Around the World on the Yacht Eleanor: The Slaters' Grand Tour
The phenomenon of the Grand Tour originated in the sixteenth century and reached deeper into the broadest cross-section of society in the nineteenth century. Originally a tradition done by aristocratic young men, the Grand Tour’s most often visited locations were Paris and Rome. It was believed to be a crucial step in being able to fully appreciate great works of classical art, architecture, and culture.
It was expected that the traveler would bring back souvenirs as well as knowledge. Grand Tourists also provided commerce to artists in France and Italy through purchase of existing works as well as through commissioning portraits. The traveler might also have brought home rare and ancient books, textiles, clothing and furnishings as well as plaster castings of sculpture, coinage and jewelry.
Grand Tours were embraced passionately by well-heeled English and American families in the nineteenth and into the twentieth centuries and could last several months or years at a time. The wealthiest of families would make the trips together, sometimes separating in one city and re-uniting weeks later in another city or port. It was seen as necessary as a coming out or “finishing” for young ladies to travel to Europe and the Far East. The manner in which the Slater family traveled was relatively rare and remained in the realm of the incredibly affluent, like the Carnegies, Morgans and Vanderbilts, whose yachts were comparable to the Slater’s yacht, Eleanor.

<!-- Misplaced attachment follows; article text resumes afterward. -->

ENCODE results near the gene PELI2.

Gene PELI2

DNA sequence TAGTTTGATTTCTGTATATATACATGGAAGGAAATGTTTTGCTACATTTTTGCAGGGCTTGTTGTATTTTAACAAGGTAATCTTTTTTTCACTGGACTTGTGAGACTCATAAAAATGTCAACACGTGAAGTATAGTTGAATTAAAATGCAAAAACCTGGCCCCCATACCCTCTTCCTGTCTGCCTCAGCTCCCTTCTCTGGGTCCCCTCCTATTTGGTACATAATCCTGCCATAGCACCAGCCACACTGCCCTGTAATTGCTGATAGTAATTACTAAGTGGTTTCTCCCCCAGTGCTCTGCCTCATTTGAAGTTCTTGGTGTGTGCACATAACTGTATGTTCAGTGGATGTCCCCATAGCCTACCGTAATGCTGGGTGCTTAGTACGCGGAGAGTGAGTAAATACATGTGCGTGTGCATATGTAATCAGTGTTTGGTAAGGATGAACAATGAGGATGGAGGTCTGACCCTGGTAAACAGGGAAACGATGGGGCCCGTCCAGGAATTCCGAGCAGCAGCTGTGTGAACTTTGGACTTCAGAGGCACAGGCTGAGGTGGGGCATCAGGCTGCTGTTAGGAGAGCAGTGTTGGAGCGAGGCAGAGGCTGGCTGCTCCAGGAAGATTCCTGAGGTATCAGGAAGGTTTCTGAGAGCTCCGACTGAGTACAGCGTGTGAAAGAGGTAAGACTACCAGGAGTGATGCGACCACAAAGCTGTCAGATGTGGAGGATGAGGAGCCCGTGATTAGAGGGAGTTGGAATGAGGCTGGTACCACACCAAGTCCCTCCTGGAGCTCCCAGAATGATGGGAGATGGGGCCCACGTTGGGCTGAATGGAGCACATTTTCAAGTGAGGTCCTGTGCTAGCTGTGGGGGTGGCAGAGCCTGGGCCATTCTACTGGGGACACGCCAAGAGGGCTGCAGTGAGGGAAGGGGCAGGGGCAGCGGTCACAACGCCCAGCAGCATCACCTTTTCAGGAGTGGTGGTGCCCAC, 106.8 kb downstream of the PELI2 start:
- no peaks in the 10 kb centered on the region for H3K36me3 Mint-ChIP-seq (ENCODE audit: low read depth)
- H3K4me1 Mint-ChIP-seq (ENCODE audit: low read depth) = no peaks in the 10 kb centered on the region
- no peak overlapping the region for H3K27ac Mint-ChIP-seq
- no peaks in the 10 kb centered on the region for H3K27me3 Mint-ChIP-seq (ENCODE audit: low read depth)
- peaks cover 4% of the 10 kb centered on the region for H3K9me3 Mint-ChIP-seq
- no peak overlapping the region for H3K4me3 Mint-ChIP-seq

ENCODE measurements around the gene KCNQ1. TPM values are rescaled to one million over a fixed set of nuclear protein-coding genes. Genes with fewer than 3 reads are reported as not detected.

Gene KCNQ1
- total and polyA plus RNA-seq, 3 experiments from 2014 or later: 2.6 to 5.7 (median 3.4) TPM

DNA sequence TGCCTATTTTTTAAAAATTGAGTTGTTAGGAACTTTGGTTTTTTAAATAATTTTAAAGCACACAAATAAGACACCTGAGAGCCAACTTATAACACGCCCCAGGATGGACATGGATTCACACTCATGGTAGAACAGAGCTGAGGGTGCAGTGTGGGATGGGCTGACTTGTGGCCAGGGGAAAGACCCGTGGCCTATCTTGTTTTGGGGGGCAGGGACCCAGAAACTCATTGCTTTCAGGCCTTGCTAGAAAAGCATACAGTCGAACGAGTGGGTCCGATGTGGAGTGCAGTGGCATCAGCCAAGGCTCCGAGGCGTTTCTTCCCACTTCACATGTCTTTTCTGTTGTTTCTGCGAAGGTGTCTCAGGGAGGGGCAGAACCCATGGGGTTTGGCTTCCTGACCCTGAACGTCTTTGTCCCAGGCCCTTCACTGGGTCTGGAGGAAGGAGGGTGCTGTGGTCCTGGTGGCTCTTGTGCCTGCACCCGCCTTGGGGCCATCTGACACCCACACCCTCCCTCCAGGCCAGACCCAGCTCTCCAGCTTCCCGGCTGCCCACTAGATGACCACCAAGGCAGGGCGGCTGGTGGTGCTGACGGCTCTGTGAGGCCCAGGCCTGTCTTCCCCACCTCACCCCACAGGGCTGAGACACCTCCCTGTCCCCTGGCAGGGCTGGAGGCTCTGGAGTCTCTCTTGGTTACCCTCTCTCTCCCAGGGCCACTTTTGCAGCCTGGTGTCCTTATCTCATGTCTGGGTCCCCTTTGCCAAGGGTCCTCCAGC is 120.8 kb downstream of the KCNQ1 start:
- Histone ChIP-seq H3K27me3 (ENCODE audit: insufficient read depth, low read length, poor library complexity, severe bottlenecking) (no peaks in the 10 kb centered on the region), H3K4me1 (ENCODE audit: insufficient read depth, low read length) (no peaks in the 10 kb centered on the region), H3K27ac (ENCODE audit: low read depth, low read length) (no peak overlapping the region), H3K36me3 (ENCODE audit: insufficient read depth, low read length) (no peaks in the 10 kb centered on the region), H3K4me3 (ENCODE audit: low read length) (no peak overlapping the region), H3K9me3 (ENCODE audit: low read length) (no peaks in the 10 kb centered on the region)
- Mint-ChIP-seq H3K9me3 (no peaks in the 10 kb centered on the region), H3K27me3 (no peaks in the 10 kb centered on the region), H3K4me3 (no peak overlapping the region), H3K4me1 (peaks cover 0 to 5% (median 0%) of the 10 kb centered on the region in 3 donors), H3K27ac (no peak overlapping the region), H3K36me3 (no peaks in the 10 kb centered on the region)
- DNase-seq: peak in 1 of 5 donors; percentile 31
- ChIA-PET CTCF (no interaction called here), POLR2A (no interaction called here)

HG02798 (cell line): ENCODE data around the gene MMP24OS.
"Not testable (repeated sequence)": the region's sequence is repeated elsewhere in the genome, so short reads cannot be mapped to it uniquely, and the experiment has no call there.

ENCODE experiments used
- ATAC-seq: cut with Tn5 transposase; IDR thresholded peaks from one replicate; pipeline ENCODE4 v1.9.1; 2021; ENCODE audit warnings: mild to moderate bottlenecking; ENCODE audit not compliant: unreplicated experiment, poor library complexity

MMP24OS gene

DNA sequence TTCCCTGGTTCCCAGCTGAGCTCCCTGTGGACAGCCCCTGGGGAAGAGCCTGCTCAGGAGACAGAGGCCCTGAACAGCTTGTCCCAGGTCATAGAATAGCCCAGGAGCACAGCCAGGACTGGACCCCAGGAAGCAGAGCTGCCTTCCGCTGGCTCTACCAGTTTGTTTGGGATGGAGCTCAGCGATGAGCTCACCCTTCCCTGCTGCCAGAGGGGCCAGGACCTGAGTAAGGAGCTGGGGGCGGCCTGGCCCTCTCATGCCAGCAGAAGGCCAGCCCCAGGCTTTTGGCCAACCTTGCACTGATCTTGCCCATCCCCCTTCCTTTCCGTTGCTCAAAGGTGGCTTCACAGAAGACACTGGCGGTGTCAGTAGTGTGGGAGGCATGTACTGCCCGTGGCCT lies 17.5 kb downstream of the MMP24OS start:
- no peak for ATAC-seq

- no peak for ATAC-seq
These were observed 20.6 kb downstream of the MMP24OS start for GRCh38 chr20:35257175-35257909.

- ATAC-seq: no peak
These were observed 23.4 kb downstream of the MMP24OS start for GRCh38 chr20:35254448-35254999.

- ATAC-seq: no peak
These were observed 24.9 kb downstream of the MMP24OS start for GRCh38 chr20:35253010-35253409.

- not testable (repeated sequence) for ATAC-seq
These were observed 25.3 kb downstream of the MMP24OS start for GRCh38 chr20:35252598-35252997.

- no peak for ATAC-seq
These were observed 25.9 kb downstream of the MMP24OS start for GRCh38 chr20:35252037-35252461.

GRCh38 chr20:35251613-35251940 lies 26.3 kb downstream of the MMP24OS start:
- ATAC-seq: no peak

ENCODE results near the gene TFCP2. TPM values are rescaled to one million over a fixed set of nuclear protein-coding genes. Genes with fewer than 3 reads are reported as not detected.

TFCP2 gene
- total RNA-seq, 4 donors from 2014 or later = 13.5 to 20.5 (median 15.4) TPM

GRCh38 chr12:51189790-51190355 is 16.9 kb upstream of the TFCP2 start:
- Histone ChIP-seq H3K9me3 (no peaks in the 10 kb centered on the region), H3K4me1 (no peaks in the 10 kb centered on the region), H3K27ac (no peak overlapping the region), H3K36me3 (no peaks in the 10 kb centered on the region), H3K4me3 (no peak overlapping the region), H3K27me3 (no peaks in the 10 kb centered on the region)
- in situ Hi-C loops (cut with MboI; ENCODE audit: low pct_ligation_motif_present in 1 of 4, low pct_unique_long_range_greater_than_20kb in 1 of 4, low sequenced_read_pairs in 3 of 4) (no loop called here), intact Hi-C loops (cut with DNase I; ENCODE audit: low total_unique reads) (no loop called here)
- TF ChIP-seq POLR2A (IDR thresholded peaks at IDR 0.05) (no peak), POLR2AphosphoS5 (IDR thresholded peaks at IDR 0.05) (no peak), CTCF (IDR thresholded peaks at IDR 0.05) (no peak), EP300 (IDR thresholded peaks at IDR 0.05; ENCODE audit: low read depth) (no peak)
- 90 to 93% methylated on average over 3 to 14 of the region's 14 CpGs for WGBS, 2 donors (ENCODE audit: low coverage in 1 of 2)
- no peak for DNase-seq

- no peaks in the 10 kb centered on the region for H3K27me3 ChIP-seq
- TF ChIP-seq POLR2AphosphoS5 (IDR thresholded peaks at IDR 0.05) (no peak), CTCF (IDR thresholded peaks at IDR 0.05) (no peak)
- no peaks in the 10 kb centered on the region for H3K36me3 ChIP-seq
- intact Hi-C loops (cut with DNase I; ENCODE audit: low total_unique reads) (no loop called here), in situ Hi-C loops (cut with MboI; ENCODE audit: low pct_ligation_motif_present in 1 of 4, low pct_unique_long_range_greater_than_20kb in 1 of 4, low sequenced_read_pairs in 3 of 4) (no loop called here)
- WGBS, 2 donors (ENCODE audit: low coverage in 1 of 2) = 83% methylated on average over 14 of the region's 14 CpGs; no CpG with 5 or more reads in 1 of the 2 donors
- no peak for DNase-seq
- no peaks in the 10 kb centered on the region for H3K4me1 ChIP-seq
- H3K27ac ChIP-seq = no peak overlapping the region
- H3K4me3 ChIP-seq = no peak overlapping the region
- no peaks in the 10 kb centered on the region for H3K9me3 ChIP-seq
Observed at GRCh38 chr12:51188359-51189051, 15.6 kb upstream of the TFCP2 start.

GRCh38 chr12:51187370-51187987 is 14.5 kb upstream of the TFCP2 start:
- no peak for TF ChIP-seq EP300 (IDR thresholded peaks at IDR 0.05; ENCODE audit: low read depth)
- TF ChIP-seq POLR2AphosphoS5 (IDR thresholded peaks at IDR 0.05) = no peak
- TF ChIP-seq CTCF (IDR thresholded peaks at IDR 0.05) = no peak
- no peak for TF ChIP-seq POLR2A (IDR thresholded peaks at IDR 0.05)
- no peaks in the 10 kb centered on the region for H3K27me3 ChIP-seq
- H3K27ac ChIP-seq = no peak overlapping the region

By the nineteenth century, travel in general had become more affordable and available. With it becoming more acceptable, young women began to pursue the Grand Tour, often accompanied by an older female relative acting as a chaperone. The fashion was further cultivated as a result of the growing middle class, transformed by the Industrial Revolution. By 1870, the Englishman Thomas Cook’s tours were becoming a household word and even today the phrase “Cook’s Tour” has come to suggest a comprehensive trip hitting all of the highlights.
Reporting for Alta California, a San Francisco newspaper, in 1867 Mark Twain took a Grand Tour and later turned his dispatches into the book The Innocents Abroad or The New Pilgrims Progress. Selling over 70,000 copies in its first year, it remained the best-selling of Twain's books throughout his lifetime. The book surely inspired both middle class and wealthy people of all ages to travel abroad and to return with treasures and souvenirs. Perhaps not coincidentally, William Randolph Hearst began his collecting career at 10 years old on his own Grand Tour in 1873. The newly wealthy Americans, still healing from the effects of the Civil War, may have been seeking their roots in much the same way that second and third-generation Americans do today.